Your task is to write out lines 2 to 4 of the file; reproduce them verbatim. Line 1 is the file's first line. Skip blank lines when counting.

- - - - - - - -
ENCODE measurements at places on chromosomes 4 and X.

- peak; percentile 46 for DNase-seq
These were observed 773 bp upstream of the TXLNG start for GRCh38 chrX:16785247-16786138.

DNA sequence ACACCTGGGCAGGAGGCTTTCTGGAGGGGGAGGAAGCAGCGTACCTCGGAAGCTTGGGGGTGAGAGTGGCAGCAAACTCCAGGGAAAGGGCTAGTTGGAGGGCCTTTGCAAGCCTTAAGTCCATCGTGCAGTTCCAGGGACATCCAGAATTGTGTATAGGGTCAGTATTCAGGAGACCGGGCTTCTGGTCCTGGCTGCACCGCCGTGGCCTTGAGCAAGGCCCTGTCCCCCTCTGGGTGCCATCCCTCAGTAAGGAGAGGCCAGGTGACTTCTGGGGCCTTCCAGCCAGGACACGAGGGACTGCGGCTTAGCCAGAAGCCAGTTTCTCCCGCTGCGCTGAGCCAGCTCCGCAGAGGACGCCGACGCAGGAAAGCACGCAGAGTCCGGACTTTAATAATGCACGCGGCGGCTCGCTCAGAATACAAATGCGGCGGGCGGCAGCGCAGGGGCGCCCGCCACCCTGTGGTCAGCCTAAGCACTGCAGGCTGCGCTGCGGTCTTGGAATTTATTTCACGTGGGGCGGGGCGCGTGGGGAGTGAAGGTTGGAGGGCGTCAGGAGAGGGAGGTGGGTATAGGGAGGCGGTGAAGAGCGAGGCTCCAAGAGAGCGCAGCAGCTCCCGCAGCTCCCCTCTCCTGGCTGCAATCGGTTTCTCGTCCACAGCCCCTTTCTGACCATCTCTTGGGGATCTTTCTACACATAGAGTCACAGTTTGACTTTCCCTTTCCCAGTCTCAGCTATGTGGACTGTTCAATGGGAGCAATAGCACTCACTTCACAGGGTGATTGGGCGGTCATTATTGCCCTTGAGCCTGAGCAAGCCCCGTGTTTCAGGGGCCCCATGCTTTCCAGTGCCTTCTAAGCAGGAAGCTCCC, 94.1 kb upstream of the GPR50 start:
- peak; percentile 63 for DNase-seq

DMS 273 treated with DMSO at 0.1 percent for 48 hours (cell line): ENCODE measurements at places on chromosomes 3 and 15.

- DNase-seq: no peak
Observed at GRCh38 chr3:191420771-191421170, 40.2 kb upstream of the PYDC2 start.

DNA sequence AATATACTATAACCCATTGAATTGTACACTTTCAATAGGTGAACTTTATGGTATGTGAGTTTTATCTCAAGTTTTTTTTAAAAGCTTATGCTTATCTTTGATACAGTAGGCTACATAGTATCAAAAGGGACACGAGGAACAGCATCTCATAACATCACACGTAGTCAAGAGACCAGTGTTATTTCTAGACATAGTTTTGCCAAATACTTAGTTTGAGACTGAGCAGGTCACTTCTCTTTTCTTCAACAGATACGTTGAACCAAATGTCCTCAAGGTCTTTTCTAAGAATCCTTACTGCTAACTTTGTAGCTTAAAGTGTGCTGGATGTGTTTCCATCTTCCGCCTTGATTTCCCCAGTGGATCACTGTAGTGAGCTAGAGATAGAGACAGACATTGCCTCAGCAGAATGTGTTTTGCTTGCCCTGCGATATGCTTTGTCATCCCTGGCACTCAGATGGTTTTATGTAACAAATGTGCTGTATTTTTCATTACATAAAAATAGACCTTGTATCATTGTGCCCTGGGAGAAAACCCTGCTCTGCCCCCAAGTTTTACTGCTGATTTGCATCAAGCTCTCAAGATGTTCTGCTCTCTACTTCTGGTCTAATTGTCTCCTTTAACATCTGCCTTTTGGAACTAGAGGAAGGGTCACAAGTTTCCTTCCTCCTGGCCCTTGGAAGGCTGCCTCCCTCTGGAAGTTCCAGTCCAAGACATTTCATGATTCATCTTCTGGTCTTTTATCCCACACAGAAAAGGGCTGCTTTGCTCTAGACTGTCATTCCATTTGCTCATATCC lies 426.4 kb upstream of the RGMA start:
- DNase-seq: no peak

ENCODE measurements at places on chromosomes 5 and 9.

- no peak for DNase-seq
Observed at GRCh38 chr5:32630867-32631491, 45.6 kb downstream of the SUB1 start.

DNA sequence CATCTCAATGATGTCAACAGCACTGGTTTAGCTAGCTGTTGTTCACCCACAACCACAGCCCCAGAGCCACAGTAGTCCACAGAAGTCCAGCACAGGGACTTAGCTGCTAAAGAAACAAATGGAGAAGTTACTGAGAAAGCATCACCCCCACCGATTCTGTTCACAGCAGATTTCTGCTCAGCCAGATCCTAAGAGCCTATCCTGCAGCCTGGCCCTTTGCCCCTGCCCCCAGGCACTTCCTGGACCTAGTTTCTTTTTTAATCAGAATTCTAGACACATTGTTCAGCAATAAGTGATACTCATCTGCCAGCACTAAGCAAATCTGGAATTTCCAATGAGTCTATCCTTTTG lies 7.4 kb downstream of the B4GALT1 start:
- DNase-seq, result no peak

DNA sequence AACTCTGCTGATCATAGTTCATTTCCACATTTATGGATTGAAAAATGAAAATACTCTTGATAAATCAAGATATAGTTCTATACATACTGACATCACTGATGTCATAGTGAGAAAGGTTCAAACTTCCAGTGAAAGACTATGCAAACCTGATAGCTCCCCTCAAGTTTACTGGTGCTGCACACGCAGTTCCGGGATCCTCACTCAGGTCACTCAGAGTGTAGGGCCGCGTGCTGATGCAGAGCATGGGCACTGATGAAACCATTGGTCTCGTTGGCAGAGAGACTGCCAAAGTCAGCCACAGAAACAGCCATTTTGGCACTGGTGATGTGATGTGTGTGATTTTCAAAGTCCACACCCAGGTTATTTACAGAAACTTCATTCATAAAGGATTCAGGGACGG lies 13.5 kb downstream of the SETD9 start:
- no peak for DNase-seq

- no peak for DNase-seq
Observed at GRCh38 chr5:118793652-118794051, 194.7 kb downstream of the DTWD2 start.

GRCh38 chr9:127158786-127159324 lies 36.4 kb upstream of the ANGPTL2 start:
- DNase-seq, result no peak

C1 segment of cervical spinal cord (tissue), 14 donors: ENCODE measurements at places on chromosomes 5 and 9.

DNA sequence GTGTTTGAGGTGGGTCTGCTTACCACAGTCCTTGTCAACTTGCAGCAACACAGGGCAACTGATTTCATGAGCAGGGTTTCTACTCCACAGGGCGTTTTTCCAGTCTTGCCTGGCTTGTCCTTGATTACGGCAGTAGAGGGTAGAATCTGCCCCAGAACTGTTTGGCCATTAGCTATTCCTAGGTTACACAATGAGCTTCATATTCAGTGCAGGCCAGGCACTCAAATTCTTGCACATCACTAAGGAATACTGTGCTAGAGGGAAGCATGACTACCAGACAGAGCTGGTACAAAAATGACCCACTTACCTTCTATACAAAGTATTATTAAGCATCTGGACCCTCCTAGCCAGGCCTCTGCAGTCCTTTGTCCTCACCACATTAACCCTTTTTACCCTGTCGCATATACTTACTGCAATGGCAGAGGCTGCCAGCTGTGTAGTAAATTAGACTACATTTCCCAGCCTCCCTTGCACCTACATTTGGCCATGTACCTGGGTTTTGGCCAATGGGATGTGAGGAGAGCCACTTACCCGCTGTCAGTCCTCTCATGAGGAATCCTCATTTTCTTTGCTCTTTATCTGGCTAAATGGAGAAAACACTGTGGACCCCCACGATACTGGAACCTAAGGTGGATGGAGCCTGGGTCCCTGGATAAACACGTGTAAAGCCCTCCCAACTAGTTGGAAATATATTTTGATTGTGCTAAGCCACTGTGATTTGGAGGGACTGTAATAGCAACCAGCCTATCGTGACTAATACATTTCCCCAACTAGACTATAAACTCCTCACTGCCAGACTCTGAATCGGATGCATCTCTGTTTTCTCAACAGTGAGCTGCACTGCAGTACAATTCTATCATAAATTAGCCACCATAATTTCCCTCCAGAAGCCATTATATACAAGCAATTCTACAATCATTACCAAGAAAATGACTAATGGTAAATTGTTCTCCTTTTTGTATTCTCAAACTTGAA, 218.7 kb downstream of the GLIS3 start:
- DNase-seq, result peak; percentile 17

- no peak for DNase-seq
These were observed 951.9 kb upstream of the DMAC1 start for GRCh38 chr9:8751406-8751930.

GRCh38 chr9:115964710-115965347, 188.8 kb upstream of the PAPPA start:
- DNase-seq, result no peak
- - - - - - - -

- peak; percentile 46 for DNase-seq
These were observed 773 bp upstream of the TXLNG start for GRCh38 chrX:16785247-16786138.

DNA sequence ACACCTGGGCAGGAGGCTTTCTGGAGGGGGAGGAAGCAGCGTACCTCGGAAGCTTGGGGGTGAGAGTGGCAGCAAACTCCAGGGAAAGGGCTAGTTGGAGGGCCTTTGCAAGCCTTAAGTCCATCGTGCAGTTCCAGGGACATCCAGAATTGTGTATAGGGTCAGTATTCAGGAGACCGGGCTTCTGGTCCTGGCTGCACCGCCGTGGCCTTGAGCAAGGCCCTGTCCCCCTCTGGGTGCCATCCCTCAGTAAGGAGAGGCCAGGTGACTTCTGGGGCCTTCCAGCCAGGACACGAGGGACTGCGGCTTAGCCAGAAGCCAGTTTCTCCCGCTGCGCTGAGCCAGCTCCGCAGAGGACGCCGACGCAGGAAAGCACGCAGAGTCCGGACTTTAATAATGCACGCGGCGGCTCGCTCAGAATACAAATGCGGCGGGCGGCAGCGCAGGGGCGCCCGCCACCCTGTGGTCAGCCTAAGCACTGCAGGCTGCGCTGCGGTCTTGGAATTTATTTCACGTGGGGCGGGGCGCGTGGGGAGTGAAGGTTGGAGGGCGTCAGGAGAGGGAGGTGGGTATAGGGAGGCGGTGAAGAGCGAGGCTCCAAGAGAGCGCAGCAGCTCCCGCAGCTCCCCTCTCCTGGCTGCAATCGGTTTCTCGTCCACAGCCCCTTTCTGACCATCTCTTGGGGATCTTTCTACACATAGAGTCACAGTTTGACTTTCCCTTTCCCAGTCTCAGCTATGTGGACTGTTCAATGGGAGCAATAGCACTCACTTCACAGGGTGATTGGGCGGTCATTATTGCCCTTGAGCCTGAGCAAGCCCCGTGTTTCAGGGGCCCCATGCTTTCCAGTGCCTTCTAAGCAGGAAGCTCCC, 94.1 kb upstream of the GPR50 start: